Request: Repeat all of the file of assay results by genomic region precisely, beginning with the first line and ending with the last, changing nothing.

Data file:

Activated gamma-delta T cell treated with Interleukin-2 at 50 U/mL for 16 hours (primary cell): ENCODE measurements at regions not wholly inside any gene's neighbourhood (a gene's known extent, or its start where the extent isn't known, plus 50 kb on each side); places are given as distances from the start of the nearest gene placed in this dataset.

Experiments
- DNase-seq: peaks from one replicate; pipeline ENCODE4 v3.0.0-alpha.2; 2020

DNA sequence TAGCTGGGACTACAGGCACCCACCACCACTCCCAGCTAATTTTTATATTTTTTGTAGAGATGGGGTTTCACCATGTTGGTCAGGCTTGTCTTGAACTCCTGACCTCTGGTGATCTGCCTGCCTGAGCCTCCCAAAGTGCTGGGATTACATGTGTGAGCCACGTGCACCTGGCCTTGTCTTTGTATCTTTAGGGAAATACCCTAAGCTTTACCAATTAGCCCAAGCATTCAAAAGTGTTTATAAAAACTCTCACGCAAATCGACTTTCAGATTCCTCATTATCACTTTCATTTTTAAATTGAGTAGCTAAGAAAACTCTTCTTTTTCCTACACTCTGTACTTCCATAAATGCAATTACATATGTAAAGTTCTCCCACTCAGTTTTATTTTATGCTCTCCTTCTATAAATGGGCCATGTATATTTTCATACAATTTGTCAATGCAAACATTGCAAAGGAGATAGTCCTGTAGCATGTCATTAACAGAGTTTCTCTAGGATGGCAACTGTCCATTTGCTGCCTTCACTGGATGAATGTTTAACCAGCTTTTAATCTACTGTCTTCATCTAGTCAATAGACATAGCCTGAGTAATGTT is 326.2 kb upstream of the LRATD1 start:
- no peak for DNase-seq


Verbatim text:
Activated gamma-delta T cell treated with Interleukin-2 at 50 U/mL for 16 hours (primary cell): ENCODE measurements at regions not wholly inside any gene's neighbourhood (a gene's known extent, or its start where the extent isn't known, plus 50 kb on each side); places are given as distances from the start of the nearest gene placed in this dataset.

Experiments
- DNase-seq: peaks from one replicate; pipeline ENCODE4 v3.0.0-alpha.2; 2020

DNA sequence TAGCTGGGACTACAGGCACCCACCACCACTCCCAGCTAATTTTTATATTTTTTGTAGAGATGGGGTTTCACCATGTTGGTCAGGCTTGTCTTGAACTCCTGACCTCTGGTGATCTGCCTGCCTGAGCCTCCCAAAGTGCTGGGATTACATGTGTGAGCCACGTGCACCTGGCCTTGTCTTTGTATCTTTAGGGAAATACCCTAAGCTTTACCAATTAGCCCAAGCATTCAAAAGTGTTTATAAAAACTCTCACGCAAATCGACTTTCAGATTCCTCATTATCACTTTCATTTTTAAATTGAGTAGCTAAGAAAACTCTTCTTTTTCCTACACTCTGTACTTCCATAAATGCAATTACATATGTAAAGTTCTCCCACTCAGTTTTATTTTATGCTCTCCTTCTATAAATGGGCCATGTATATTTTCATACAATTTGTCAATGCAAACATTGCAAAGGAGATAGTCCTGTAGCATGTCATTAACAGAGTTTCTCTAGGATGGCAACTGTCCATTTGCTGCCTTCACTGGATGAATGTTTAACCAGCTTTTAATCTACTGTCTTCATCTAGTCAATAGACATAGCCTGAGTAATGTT is 326.2 kb upstream of the LRATD1 start:
- no peak for DNase-seq